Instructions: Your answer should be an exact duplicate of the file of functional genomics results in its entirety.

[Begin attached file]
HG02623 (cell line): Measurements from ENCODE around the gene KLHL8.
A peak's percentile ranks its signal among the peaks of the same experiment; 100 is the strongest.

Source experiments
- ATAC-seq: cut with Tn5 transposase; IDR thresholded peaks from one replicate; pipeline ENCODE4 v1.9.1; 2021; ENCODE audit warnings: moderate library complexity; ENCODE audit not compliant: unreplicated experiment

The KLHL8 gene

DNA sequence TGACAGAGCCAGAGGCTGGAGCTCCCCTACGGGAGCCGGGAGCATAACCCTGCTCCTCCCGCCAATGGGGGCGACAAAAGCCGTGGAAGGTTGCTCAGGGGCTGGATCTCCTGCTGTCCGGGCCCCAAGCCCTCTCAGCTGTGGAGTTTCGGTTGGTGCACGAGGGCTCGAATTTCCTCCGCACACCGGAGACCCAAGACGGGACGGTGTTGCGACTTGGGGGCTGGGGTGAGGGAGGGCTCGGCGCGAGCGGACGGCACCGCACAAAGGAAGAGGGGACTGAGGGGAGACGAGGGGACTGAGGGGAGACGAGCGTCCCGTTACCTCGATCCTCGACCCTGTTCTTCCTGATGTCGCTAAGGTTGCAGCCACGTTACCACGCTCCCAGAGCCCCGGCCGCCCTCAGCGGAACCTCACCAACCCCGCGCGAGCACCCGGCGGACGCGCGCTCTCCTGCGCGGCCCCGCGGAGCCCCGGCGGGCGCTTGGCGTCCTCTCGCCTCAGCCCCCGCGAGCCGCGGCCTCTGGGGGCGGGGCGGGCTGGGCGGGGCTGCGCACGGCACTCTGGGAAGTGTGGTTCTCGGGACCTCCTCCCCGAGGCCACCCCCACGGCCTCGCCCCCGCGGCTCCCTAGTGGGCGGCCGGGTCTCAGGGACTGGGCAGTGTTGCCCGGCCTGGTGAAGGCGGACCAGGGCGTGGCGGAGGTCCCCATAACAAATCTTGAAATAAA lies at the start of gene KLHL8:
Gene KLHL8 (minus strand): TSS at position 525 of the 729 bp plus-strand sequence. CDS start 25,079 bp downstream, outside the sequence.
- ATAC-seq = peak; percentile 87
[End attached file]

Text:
HG02623 (cell line): Measurements from ENCODE around the gene KLHL8.
A peak's percentile ranks its signal among the peaks of the same experiment; 100 is the strongest.

Source experiments
- ATAC-seq: cut with Tn5 transposase; IDR thresholded peaks from one replicate; pipeline ENCODE4 v1.9.1; 2021; ENCODE audit warnings: moderate library complexity; ENCODE audit not compliant: unreplicated experiment

The KLHL8 gene

DNA sequence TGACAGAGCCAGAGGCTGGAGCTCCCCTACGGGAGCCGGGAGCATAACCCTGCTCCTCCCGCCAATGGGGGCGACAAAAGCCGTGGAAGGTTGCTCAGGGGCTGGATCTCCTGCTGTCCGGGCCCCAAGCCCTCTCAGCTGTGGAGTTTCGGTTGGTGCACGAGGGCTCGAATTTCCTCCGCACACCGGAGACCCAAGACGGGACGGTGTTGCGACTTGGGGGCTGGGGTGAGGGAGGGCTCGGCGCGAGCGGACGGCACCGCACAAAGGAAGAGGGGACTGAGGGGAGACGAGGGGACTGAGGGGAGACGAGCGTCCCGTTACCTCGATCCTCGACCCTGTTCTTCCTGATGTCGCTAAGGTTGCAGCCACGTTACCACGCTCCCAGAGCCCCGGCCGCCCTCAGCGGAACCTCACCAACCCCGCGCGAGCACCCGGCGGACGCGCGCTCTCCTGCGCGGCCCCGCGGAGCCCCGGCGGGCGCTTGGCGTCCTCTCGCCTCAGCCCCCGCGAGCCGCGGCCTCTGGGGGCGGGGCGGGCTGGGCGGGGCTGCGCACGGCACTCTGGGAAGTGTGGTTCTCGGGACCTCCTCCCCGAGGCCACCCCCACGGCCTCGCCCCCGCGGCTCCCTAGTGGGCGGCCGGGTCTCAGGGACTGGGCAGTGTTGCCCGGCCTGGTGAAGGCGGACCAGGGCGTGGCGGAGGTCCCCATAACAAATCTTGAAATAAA lies at the start of gene KLHL8:
Gene KLHL8 (minus strand): TSS at position 525 of the 729 bp plus-strand sequence. CDS start 25,079 bp downstream, outside the sequence.
- ATAC-seq = peak; percentile 87